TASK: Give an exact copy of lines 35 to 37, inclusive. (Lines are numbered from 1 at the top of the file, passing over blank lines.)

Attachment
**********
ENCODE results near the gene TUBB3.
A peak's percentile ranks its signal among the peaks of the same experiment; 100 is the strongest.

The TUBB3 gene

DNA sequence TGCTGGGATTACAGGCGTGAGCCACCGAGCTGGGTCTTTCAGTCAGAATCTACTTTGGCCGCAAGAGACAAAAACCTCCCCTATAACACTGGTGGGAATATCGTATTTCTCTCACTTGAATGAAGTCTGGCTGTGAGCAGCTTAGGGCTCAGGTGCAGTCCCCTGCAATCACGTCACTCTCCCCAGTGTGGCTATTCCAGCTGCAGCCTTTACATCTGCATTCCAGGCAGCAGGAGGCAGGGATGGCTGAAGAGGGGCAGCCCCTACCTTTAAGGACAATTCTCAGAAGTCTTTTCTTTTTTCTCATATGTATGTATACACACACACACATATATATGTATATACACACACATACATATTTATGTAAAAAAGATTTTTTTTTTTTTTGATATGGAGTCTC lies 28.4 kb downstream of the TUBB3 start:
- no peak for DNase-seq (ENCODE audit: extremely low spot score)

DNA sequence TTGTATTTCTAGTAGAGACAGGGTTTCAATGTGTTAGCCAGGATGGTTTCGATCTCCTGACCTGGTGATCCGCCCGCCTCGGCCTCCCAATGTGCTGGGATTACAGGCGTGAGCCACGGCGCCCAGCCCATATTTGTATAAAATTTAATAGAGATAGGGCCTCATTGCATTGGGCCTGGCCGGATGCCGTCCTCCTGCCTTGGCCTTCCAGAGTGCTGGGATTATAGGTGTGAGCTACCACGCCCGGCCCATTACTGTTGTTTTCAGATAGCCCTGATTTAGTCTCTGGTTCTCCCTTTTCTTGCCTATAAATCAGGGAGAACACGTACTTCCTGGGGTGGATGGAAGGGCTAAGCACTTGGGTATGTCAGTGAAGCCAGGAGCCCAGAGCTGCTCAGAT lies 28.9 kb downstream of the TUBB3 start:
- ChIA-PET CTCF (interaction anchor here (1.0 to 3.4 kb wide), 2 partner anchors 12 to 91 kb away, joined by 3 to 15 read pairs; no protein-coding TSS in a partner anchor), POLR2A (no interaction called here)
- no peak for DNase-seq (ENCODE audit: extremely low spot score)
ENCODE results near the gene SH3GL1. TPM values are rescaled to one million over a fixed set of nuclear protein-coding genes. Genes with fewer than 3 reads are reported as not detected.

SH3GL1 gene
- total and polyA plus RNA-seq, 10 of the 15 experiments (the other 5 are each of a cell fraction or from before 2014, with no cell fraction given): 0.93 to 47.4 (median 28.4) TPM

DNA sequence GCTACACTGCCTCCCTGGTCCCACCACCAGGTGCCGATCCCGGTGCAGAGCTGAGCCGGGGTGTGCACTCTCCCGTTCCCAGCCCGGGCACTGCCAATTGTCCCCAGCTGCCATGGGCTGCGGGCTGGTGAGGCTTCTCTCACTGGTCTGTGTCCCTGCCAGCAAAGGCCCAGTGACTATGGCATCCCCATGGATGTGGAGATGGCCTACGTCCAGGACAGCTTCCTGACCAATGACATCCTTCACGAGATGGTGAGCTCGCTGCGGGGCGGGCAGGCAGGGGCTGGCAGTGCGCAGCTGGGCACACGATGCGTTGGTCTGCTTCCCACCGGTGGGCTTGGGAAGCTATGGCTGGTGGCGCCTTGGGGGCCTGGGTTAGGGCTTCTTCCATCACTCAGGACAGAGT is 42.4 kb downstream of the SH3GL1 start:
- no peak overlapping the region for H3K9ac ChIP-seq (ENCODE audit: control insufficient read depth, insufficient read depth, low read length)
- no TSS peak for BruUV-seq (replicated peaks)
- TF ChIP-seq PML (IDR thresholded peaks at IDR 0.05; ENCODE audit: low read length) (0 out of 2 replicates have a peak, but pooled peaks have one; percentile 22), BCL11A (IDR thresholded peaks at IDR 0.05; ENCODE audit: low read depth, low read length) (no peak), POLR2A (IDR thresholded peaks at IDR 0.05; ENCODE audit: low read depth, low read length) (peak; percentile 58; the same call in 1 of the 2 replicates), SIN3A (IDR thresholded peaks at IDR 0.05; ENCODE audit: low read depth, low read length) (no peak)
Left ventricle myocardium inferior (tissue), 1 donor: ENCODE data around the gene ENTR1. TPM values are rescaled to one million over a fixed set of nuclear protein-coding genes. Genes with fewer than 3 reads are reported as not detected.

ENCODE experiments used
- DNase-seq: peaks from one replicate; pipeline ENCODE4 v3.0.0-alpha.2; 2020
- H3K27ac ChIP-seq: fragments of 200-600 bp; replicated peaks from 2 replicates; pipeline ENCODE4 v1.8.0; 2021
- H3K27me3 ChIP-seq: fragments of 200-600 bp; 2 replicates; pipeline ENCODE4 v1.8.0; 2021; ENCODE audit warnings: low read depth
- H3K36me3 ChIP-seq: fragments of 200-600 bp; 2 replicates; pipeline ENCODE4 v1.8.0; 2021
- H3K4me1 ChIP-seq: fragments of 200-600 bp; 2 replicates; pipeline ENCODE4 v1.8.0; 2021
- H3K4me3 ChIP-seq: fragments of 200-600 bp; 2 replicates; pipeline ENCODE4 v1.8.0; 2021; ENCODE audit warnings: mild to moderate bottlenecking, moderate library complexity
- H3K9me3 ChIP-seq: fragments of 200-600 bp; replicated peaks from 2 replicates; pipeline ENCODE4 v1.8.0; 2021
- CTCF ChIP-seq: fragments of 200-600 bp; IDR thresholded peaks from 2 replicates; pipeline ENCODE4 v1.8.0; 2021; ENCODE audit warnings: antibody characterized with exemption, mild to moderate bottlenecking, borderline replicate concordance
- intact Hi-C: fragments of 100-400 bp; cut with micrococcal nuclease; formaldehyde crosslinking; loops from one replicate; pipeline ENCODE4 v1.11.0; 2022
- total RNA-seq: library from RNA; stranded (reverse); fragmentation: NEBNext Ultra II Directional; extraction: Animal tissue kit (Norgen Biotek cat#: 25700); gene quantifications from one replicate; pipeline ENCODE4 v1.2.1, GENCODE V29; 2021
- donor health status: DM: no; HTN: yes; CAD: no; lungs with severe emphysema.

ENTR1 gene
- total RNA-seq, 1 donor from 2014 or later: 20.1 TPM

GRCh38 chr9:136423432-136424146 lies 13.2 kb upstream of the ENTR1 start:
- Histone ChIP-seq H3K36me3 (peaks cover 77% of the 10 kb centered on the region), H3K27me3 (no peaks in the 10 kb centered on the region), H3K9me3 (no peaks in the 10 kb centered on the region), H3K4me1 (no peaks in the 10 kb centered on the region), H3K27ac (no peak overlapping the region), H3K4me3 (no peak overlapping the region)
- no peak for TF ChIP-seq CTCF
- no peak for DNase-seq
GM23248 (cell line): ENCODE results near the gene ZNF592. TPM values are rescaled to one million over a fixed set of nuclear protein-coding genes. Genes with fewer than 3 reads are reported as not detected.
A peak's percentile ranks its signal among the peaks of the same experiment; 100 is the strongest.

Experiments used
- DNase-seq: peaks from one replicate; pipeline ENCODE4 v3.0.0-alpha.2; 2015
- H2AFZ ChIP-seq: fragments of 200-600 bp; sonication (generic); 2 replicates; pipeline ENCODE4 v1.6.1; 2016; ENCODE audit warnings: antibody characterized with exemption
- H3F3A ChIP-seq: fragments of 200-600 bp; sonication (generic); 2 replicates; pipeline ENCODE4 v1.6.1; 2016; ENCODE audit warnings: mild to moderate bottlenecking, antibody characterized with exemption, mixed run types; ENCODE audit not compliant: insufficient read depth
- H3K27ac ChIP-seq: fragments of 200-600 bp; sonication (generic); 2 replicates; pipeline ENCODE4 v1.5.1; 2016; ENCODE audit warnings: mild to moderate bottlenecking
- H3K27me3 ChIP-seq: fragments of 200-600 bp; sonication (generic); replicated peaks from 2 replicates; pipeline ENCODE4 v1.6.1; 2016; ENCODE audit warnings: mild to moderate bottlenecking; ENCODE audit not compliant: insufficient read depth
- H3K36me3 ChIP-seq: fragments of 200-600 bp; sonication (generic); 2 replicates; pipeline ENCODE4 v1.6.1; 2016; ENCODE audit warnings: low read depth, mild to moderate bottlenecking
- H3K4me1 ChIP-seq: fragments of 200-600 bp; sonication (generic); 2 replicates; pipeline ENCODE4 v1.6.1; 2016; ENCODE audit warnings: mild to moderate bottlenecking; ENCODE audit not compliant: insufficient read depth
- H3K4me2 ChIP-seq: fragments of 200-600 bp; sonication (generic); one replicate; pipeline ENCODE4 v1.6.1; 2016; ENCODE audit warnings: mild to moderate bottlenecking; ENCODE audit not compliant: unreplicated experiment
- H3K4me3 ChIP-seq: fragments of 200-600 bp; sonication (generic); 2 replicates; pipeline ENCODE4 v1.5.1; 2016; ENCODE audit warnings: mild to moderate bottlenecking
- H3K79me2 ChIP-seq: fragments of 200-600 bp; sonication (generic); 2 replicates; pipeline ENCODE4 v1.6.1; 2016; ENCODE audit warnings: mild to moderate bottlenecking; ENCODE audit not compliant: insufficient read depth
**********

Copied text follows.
GM23248 (cell line): ENCODE results near the gene ZNF592. TPM values are rescaled to one million over a fixed set of nuclear protein-coding genes. Genes with fewer than 3 reads are reported as not detected.
A peak's percentile ranks its signal among the peaks of the same experiment; 100 is the strongest.

Experiments used